A Heat Pump system provides either heating or cooling to a building. This is good for open plan areas. A Heat Recovery system can provide heating and cooling simultaneously, which works best when the building has several smaller rooms. They do this by gathering waste heat from other building areas and using it to heat other rooms and hot water. Check out HVAC Breakdown and Repairs Services page which has everything you might need near you.
VRF / VRV systems can be either heat pumps or heat recovery systems. A heat pump system can either heat or cool a commercial building and is good for open floorplans. It uses refrigerant in the heating and cooling lines, with one evaporator connecting to a single condensing unit. A heat recovery system can provide both heating and cooling simultaneously, which is ideal for buildings with multiple smaller rooms, especially if they need to be at different temperatures. Heat recovery systems do this by taking waste heat from other parts of the building and heating other areas and even hot water.
- VRF / VRV commercial HVAC systems can provide heating and cooling to larger buildings.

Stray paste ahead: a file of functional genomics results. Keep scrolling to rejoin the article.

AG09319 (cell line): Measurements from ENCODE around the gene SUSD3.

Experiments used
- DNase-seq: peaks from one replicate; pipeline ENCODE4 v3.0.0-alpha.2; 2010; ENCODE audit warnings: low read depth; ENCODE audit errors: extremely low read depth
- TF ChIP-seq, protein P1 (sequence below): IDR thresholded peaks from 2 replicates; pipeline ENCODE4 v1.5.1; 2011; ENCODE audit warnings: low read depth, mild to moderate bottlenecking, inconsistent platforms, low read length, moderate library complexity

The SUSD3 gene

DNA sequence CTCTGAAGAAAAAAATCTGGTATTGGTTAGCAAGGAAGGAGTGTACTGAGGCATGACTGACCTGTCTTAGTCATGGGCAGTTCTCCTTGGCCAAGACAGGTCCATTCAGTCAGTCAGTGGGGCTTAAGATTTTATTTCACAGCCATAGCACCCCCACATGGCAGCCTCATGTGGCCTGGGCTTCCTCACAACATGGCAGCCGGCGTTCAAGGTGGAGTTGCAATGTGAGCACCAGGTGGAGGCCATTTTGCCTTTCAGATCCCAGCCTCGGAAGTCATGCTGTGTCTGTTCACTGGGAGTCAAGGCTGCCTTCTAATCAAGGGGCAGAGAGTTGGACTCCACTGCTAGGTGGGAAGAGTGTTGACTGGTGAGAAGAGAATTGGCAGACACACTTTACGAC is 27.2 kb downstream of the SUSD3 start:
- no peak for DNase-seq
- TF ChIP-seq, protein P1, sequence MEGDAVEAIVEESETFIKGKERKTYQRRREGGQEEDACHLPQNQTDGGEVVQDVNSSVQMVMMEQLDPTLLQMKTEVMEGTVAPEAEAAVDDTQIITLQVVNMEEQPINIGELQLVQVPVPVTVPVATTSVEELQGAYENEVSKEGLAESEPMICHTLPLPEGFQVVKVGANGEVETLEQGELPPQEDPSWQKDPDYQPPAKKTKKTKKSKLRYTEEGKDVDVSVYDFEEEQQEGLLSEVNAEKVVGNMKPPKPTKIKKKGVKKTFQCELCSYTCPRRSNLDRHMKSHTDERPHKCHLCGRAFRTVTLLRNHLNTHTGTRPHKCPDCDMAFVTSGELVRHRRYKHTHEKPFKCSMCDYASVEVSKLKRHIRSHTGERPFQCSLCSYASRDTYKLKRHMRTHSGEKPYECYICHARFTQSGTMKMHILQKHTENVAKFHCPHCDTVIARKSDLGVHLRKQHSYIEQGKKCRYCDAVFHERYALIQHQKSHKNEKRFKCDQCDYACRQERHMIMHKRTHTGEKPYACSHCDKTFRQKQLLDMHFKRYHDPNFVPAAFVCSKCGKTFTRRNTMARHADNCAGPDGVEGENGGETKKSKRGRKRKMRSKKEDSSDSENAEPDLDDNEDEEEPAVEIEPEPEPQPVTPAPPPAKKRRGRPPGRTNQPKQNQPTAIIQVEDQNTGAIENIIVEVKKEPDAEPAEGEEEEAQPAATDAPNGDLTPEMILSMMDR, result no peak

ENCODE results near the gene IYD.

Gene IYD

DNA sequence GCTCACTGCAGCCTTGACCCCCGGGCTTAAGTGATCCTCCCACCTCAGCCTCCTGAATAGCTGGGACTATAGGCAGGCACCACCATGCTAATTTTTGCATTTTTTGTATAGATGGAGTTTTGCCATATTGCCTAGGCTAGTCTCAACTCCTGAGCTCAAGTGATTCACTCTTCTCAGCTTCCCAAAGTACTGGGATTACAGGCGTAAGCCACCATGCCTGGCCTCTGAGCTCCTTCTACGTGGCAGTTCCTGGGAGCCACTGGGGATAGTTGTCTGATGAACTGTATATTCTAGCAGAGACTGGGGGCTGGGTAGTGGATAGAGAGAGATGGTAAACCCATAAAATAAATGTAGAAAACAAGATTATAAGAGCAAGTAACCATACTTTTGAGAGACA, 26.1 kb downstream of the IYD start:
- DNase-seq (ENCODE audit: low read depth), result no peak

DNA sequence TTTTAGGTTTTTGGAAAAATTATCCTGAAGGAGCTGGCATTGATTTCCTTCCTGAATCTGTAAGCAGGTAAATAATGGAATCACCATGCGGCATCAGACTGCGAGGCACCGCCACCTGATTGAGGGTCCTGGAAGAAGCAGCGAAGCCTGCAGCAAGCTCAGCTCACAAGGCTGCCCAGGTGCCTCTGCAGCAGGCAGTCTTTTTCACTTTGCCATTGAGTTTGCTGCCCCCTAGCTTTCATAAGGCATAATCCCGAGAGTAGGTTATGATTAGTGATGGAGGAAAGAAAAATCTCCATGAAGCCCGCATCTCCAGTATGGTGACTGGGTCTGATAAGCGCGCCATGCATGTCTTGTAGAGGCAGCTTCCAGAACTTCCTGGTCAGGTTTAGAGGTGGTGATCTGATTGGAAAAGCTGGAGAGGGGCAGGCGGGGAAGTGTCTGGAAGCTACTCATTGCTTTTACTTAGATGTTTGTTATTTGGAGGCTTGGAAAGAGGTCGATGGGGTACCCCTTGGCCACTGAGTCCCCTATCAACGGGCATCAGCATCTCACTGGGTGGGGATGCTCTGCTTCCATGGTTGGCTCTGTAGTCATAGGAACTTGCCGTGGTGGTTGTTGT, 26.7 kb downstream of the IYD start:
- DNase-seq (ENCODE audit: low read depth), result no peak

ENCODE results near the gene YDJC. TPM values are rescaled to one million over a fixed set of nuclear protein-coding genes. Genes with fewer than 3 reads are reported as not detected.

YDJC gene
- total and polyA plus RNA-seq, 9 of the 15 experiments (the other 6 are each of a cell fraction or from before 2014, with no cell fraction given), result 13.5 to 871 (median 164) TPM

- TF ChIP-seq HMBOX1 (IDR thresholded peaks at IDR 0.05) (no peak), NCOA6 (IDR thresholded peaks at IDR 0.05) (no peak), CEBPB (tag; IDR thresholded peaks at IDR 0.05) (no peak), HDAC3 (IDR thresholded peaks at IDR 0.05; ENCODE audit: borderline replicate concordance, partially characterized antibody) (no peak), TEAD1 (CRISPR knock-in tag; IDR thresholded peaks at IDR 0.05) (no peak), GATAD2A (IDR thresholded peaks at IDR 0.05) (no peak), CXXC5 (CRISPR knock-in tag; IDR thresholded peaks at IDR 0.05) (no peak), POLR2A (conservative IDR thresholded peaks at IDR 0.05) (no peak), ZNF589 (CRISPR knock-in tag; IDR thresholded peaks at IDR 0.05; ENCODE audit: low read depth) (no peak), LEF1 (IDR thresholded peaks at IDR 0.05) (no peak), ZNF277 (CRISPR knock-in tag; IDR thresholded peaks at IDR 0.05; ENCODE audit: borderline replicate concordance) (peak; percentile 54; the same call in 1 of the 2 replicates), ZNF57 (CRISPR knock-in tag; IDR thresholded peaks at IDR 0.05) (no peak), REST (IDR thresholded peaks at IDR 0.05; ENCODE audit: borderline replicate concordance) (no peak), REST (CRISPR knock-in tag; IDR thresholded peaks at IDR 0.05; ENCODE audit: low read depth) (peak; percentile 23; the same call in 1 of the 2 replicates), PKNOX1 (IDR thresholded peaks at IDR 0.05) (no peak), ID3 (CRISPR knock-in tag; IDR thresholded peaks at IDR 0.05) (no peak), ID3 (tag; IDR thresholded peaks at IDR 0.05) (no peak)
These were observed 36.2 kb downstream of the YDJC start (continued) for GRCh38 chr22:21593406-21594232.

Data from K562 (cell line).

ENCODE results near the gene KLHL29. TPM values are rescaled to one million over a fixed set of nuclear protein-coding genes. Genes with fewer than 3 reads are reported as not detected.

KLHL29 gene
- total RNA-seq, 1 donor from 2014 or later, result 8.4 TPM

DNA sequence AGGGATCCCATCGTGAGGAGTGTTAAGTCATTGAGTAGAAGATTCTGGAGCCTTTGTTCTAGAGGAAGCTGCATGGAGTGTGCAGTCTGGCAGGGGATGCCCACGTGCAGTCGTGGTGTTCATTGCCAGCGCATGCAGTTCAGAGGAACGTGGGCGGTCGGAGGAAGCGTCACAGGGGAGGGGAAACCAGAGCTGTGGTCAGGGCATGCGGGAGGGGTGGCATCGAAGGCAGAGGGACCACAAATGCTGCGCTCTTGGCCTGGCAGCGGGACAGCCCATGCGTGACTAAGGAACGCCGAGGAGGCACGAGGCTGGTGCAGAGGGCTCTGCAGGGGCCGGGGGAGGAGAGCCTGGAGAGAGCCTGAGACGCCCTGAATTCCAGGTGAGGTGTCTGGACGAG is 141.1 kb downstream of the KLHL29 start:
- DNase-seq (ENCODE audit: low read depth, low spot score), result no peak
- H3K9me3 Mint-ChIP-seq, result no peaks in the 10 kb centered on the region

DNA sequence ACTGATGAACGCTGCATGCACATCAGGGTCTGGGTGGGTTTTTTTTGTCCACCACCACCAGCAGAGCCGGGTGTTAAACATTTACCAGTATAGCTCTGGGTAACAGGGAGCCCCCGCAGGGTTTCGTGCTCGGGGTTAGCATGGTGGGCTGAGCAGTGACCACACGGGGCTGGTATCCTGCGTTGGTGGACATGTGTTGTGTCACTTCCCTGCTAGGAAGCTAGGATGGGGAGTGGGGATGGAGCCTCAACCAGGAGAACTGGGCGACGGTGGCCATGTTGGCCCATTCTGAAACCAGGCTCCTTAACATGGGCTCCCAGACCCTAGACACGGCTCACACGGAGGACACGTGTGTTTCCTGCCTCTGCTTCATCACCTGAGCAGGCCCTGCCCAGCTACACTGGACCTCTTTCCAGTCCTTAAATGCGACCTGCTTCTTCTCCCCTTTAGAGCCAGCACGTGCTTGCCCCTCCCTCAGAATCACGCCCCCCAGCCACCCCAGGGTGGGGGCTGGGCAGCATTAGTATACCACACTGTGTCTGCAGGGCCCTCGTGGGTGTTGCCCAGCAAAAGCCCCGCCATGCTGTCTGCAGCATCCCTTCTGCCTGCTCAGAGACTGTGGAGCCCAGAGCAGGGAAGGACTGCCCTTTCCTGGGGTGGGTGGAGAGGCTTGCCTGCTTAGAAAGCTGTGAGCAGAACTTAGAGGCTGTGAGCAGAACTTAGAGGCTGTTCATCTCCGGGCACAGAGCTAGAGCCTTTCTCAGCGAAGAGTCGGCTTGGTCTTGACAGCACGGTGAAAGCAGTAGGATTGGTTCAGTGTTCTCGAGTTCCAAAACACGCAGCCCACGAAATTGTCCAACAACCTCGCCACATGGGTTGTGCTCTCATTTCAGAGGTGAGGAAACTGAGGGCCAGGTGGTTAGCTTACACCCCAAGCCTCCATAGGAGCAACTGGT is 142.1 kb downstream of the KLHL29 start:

- These systems are efficient, reliable, and easy to control.
- It does not take long to install VRF / VRV HVAC systems, so your daily operations will not be majorly affected during the installation process.
- Heat recovery systems offer a lot of flexibility for heating and cooling your commercial building.
- VRF / VRV commercial HVAC systems are more expensive to purchase and have higher installation costs than other systems.
- A backup condenser may be necessary for larger commercial buildings in case the outside unit fails.
Rooftop Units (RTU): Rooftop units are self-contained HVAC systems often used in smaller commercial buildings. These all-in-one HVAC units connect to the ductwork of the building and provide adaptable heating and air conditioning to a specific area of the building. These units can be installed on flat-roof buildings and are designed to withstand environmental factors such as rain, wind, sun, snow, and more.
Mini Split System – Ductless: This system design is perfect for small offices, shops, and cafes. If you have a cozy space that needs to be heated and cooled, then you can choose a mini-split system that can handle the appropriate square footage. There are a few advantages of a mini-split system. For example, the system can be installed without the need for air ducts. Additionally, it is an affordable installation and cheaper to run compared to some of the larger systems.